The Benefits Of Being Introverted At Work
By Sonia Acosta
Can you go an entire workday without saying a word? Does it mean you're an ineffective employee, you don't like your co-workers, or you don't have anything meaningful to say? Of course not. You're probably just an introvert, or you're more reserved at work than in your personal life. You might be more productive when working alone, but you're still capable of contributing in a team setting.
Unfortunately, sometimes people make negative assumptions about quiet workers. Here we bust seven myths about introverted worker.
Myth No. 1: Quiet workers don't have a lot to offer.
While this is a common misconception, quiet workers don't necessarily contribute less in a working environment than their chattier counterparts. Maya Townsend, founder of Boston-based management-consulting firm Partnering Resources, says that people often think that quiet workers are incapable of being credible sources of knowledge or serving as experts for an organization.
"Recently, I conducted an organizational network analysis with a client," Townsend says. "The leaders were surprised to discover that one of their quietest employees was actually deeply trusted and relied upon by his peers. He knew his stuff, and while he wasn't flashy about it, he was there when people needed him."
Quiet workers are shy.
People often assume that quiet workers are shy. In reality, the way people behave at work doesn't necessarily reflect how they behave in their personal lives. Also, being quiet doesn't always originate from shyness.
Kera Greene, a career counselor at FEGS, a health and human services provider based in New York, says it's not about being shy; it's about different personality types. "Quiet people are not necessarily shy. They may be introverts," Greene says. "Introverts prefer to work by themselves. They think better, work more efficiently and get energized that way. Extroverts accomplish the same goals by interacting with people. Shyness, or lack thereof, may actually have nothing to do with it."
Myth No. 3: Quiet workers aren't social.
Quiet workers are often perceived as antisocial or as having few friends outside of work. If you're quiet at work, you might be the total opposite when you leave the office. While you may keep to yourself in a professional setting, your friends might consider you outgoing and quirky.
Myth No. 4: Quiet workers dislike their co-workers.
If you're on the quieter side at work, it doesn't mean you dislike your colleagues. It's just a personality trait. Quiet people tend to communicate differently than outgoing people and have different comfort levels when it comes to social interaction.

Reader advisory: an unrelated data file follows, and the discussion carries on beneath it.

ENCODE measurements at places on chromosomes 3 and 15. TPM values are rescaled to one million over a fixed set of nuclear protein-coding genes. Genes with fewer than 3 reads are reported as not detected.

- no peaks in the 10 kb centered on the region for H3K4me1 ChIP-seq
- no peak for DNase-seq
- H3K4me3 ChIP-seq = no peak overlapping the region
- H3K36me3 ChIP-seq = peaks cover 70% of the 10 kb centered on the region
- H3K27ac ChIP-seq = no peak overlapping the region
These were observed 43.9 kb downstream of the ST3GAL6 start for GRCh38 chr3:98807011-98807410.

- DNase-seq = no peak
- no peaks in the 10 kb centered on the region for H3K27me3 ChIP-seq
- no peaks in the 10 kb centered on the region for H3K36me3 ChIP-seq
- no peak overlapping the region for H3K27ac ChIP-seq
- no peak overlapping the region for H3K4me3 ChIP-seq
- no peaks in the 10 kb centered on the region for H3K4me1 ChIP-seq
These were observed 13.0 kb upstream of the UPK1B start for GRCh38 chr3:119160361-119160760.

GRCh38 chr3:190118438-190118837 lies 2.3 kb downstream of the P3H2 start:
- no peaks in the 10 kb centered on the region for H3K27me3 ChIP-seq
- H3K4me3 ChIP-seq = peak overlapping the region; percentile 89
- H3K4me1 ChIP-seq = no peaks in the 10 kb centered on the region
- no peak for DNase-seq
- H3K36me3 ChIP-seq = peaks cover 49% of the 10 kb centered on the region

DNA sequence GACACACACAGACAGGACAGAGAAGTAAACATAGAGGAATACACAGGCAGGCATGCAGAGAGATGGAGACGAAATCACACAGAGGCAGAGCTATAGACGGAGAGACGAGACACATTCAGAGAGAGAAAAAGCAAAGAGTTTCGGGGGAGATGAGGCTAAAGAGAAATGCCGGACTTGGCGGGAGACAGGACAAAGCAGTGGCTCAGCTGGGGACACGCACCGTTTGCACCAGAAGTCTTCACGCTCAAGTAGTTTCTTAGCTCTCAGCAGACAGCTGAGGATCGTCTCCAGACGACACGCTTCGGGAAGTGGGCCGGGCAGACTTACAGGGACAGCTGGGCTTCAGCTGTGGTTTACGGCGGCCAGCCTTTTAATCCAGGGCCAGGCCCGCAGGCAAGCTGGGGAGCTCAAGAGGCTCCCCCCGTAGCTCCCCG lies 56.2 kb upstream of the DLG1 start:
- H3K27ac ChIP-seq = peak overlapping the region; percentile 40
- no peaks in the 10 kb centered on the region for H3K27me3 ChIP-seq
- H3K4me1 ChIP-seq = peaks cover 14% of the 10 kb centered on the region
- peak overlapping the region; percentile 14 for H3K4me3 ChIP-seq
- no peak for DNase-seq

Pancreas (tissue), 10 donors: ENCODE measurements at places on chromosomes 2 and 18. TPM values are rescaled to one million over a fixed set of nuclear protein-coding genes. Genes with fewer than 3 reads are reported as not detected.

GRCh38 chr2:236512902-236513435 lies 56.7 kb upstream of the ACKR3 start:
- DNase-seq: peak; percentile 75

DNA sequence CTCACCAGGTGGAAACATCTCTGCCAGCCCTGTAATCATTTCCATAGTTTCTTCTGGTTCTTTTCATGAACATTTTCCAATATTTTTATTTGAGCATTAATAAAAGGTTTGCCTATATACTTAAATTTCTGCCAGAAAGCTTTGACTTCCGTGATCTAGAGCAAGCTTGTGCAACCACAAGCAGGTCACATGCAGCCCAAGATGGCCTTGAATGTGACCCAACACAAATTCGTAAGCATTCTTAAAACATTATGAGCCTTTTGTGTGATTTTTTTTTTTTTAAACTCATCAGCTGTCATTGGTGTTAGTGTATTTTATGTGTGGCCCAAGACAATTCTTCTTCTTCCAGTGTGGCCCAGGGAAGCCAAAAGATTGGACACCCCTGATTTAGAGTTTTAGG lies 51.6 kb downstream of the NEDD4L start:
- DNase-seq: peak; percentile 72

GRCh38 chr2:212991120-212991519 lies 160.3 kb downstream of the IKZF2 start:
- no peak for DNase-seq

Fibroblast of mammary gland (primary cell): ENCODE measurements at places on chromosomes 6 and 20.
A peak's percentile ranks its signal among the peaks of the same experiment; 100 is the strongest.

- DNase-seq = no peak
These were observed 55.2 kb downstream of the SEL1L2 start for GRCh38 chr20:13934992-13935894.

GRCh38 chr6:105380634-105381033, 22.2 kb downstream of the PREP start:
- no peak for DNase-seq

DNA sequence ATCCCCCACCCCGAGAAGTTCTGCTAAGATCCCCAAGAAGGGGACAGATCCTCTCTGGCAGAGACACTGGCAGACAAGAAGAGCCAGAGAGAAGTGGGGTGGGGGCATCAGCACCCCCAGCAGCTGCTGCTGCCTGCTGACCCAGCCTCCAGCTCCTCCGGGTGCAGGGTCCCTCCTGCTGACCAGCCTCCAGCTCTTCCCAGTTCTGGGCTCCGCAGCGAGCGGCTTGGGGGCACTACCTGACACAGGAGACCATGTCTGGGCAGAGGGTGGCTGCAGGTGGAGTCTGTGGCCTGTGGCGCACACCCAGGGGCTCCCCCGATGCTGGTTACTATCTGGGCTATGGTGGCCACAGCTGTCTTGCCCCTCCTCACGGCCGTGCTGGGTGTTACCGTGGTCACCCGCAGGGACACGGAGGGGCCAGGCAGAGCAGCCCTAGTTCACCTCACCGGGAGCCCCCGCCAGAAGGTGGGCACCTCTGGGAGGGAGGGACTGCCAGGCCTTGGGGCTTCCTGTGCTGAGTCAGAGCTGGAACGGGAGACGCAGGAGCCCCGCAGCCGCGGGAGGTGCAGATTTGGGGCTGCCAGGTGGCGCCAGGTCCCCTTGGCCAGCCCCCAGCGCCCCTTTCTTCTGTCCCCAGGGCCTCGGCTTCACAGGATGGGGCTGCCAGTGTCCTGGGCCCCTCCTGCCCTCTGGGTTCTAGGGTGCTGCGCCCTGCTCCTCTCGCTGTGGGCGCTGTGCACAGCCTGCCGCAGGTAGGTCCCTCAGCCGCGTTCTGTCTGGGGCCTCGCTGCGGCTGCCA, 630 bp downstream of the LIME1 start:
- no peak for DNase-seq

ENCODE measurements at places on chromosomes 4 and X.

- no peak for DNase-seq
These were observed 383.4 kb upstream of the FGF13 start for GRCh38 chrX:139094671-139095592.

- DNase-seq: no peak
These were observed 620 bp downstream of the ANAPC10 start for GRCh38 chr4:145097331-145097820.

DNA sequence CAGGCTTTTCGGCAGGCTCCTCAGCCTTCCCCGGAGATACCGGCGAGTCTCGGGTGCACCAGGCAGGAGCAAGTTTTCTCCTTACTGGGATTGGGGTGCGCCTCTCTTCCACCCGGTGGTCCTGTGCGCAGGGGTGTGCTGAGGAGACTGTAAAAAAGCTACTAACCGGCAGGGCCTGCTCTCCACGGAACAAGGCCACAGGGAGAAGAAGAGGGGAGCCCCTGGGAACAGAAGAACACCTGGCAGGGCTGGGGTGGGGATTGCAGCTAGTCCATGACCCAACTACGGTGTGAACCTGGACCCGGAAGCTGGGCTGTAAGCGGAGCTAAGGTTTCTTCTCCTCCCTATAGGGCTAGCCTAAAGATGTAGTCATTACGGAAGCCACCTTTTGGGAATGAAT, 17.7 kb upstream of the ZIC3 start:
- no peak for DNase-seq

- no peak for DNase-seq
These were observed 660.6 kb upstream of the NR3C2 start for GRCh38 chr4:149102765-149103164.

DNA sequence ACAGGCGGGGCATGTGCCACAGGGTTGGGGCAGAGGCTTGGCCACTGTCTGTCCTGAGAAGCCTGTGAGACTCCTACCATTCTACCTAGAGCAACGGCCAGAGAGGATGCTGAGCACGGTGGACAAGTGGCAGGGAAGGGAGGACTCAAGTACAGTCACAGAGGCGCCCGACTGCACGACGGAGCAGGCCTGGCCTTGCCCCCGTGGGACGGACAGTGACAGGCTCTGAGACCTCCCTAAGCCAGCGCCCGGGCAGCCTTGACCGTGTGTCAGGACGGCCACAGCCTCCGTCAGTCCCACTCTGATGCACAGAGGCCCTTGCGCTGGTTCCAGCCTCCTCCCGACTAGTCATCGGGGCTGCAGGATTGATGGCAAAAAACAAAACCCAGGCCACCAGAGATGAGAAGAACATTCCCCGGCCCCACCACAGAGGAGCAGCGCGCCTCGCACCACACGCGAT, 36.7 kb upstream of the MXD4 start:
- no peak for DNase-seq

Myth No. 5: Quiet workers think they're better than everyone else.
Quiet workers may be perceived as snotty, but they might just be quiet. If you're an office extrovert, make an effort to get to know quieter co-workers. Try not to interpret their quiet nature as a negative quality. You might be surprised about how well you can work with them once you let go of assumptions and gain their trust.
Myth No. 6: Quiet workers are insecure.
Quiet workers often get labeled as insecure about their skills. Being quiet is more of a personality trait and a comfort-level preference than a sign of low self-worth. Some workers let their work speak for itself, instead of bragging about their achievements. If extroverts pay enough attention, they will find that their quieter co-workers' contributions are on par with others in the organization.
Myth No. 7: Quiet people don't make good leaders.
According to Jennifer B. Kahnweiler, executive coach and author of "The Introverted Leader," 40 percent of executives are introverts. "Introverts tend to be humble and not brag about themselves," she says. "They also take time to process their thoughts and are then incorrectly seen as slow or not 'go-getters.' We still hold a stereotype in Western cultures that leaders need to be aggressive and have Type-A personalities."
To better showcase their leadership skills, Kahnweiler suggests that quiet workers focus on increasing their visibility. "Introverts can gain presence in a way that honors their personal style," she says. "Writing email updates to key influencers with status reports and accomplishments is one way to keep yourself visible."
Networking and expanding the number of people you work with will also help increase your visibility. "I recommend to my introverted coaching clients that they look for opportunities to work with people in other functional areas of the company," Kahnweiler says. "Business-resource groups for different special interests groups, local branches of professional associations and community projects also offer you a wider network that you can build on."
Introverts can also use social media to express themselves professionally and gain exposure. "With the thoughtful use of social media to share relevant information, introverts can gain a strong professional presence online," Kahnweiler says. "These impressions count. Using social media as the platform to begin relationships is excellent for introverts who thrive in solitude."
Sonia Acosta researches and writes about job search strategy, career management, hiring trends and workplace issues for CareerBuilder.
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